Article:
Yes. They excluded a girl from their group, because she didn't have a blue chat bubble. (Essentially an iPhone).
Slack could still have an awesome UX and be open, people would use it out of choice because it has the best UX.
We hope that a Matrix-enabled client (https://vector.im is looking promising) will get the UI/UX right - and thus actually offer an open and free solution where you can run your own server (should you choose) and own and control your own data!
My biggest issue with Matrix still has to do with its privacy properties though. Homeservers simply know too much about their users. End to end encryption from clients to homeservers appears to be optional in Matrix (and even with e2e encryption, metadata will still be fully exposed to homeservers), and message histories are stored in plaintext at rest.
Now, this probably won't be a huge problem in the ideal scenario where the Matrix network would be composed of a large number of small independent homeservers, but history has shown that decentralized systems that aren't fully decentralized tend to eventually converge towards centralization as it becomes more popular (just look at what happened to email). And in a world where Google, Facebook and Microsoft's homeservers might eventually have a combined market share of over 90%, the privacy aspects of Matrix leave a lot to be desired.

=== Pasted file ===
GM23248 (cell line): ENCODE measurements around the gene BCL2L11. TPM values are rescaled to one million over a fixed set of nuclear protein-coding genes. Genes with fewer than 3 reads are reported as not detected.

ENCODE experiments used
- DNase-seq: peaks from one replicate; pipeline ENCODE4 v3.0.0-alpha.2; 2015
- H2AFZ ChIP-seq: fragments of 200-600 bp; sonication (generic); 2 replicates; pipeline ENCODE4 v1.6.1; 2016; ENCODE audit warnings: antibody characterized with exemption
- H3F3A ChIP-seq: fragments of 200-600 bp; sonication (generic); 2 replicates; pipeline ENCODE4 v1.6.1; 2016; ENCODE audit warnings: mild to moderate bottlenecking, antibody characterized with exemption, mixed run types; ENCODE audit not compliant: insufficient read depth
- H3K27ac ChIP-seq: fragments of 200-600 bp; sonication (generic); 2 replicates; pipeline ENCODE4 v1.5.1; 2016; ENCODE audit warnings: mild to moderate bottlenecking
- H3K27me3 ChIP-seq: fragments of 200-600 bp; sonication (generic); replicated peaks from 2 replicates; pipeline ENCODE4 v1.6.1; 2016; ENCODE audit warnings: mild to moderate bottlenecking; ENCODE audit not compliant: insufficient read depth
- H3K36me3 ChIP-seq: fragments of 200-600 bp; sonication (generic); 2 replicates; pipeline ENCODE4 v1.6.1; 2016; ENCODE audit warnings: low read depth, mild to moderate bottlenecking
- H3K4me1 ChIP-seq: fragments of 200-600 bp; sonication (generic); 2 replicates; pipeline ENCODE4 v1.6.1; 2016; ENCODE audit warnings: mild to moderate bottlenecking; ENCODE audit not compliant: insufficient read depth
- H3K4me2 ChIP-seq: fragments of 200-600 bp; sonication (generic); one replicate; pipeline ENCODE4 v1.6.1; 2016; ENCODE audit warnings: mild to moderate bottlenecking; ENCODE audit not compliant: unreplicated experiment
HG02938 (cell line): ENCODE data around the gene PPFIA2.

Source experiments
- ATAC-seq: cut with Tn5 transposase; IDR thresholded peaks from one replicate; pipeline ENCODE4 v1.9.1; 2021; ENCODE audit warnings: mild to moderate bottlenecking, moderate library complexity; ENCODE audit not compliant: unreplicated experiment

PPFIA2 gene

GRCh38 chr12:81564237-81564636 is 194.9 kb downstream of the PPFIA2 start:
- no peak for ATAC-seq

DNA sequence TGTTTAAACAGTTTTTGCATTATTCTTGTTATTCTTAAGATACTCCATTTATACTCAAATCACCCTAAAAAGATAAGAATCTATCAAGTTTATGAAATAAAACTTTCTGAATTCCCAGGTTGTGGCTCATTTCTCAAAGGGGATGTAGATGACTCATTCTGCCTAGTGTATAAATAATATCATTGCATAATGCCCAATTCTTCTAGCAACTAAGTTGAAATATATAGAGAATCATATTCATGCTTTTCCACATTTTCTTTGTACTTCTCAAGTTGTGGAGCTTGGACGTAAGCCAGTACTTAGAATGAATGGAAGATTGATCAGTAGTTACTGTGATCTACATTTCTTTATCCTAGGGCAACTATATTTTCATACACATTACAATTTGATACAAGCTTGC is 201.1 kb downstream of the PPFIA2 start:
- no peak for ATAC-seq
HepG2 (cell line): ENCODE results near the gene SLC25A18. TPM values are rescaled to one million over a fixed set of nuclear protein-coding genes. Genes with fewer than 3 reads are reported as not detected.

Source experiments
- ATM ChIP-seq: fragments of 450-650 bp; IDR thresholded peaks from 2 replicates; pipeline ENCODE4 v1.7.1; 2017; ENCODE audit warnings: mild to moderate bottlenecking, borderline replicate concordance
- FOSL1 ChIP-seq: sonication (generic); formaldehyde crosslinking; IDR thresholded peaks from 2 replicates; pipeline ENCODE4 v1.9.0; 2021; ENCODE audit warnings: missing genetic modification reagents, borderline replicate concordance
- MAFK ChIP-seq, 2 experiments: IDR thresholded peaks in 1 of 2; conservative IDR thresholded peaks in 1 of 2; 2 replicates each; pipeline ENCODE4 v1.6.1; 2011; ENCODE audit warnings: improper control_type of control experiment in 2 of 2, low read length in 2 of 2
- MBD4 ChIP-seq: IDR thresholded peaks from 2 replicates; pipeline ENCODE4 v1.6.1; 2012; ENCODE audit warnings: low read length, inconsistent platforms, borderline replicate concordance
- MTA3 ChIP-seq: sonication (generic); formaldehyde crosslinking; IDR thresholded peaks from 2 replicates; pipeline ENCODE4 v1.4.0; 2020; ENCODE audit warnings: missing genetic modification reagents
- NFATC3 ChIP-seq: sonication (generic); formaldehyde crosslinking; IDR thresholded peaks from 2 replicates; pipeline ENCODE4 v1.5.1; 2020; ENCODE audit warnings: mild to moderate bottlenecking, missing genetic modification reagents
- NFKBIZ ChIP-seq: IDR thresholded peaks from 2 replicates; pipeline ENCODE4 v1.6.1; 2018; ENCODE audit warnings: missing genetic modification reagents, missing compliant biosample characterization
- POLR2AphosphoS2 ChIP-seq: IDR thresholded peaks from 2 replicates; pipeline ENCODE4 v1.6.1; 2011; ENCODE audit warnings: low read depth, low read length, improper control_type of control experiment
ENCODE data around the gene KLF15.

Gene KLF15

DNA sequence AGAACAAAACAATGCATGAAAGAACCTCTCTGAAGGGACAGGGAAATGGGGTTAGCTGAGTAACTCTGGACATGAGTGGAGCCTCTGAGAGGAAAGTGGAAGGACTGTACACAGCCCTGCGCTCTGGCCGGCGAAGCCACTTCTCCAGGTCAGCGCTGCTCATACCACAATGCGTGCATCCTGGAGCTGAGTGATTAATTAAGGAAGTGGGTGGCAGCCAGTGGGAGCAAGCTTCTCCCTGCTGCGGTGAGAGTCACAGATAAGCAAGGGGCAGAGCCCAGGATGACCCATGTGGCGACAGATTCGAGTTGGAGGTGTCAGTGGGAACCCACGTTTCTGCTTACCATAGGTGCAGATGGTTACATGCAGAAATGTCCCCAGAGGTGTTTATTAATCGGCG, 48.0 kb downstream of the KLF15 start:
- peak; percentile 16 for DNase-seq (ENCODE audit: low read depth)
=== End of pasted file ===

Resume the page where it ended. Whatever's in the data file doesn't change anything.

As the surveillance engine grows, those of us who have gone through the pains of open-sourcing our workflows will be way ahead of everyone else... but I fear we aren't addressing this main issue which is ease of use/adoption for general user cases.
And no, giving me an API does not make it open.
Short story; we need better FOSS UI/UX.
There are lots of people building things on proprietary platforms all the time. Why single out FB and Slack? AWS is proprietary. Twilio is proprietary. It's not as if it's hard to find examples.
And so what if some small team implements an auto responder bot and gets a couple hundred thousand in investment?
FB and Slack are platforms in which you write directly for it and it cannot be used or moved elsewhere.
AWS provides many things but, unless you're directly integrating with them, you can move onto another service if you need to (and even direct integration you can later abstract and move away from many of their services to alternatives). Same with Twilio; they provide SMS and other like services but others do as well so you can move your app to any platform with, mostly, minor code changes.